Like all footballers, Winks has individual talents. Technically, he is a pure ball-striker with a great sense of weight and distance to his distribution and, importantly, he appears to process the game around him very quickly; he recognises space and opportunity before an opponent has a chance to eliminate. The multiplier in that equation, however, is self-belief and a conviction which amplifies his expression. It's the 'x' in the equation.
What typically seems to separate prospects at the top of the game, all of whom are highly talented, is the durability of their attributes and whether or not they can survive in competitive situations. Professional experience isn't needed to know that, either, because even amateurs will have played with training ground stars who shrink in matches. Winks isn't one of those, and perhaps his relationship with his manager buttresses that continuity?
In a late January interview with the Guardian's Dave Hytner, Winks recalled his first meeting with Pochettino. "I signed my first professional contract in the summer of 2014, which was when the manager came to the club," said the midfielder. "As I was signing, just next to his office, he walked in, shook my hand and said – I don’t know if he was being truthful or not – 'I’ve seen your videos and I told John McDermott to sign you up straight away'."
It sounds like a throwaway anecdote, but when tallied with the obvious closeness between the two, it helps to explain Winks's confidence. Just as it is in the non-sporting world, having the faith of a superior is critically important. It's as empowering as the reverse destructive. While most modern players work furiously to prove themselves, knowing that the onus is on them to convince a youth or head coach of their worth, Winks was made aware of Pochettino's faith from their first meeting.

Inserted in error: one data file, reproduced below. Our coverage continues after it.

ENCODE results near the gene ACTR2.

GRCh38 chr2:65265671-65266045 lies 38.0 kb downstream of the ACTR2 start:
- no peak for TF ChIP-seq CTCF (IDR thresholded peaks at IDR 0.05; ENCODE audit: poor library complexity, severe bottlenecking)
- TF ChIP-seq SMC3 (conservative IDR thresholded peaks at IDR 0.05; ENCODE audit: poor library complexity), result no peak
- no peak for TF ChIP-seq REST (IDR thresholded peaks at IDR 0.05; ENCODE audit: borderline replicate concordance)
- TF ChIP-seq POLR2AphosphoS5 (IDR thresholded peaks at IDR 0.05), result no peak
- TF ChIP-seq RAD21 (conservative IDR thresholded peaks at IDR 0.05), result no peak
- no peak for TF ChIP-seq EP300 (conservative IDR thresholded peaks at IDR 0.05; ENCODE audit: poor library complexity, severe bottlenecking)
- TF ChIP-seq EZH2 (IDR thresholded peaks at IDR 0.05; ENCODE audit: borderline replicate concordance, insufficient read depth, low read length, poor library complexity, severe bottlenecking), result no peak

The manager walked in, shook my hand and said – I don’t know if he was being truthful or not – ‘I’ve seen your videos and I told John McDermott to sign you up straight away'
That doesn't necessarily make him a better player, but probably a freer one. When he opens his body and carves a pass across the pitch, he does so without the fear which comes from believing that one mistake could redefine his future.
He did admit to being unsure as to whether the Argentine was being entirely sincere, but to be paid that kind of attention by an incoming manager must have been emboldening. So, while his playing personality is partly definied by his character, it doesn't seem tenuous to suggest that the lack of inhibition Winks exhibits is a by-product of that relationship.
Similarly, while it's Pochettino's established policy not to loan out the most promising players from the club's academy, there's something particularly descriptive in his refusal to let go of Winks. Like the parent who wants their gifted child home schooled, this is a player with whom no chances are to be taken.
It's a descriptive faith, because promise alone wouldn't be enough to win Pochettino's heart. His teams either function entirely as a unit or not at all, so his willingness to introduce Winks at critical moments have been indicative of the youngster's tactical comprehension. Modern Tottenham are not an ad hoc side – they play to relatively strict instruction. Meaning, of course, that any player introduced into the starting XI or from the substitutes' bench needs to maintain that integrity. Especially so in midfield, where balance is delicate.
To Winks's great credit, rarely have his naiveties been exposed and, tellingly, he has been able to bring his manager's desired changes into almost every situation he's faced. That's rare. Exposing young players to the Premier League is often done with the acknowledgement that in the short-term, older, more experienced options could perform to a higher standard.
But there's no opportunity cost here. Even at this primative stage of his career, Winks offers a credible variation to some highly experienced, extremely capable options.
Players are not straight arrows and development curves are rarely smooth, but Winks appears to be under the perfect incubating heat at Tottenham. With each passing game the gap between his theoretical and actual worth narrows and, as and when those two points meet, Spurs should have something very special indeed.
Pochettino is typically non-committal in his press conferences and generally offers as little to the media as he can get away with, but ask him about Harry Winks and watch him beam with pride. When he's finished polishing this diamond, it should really shine.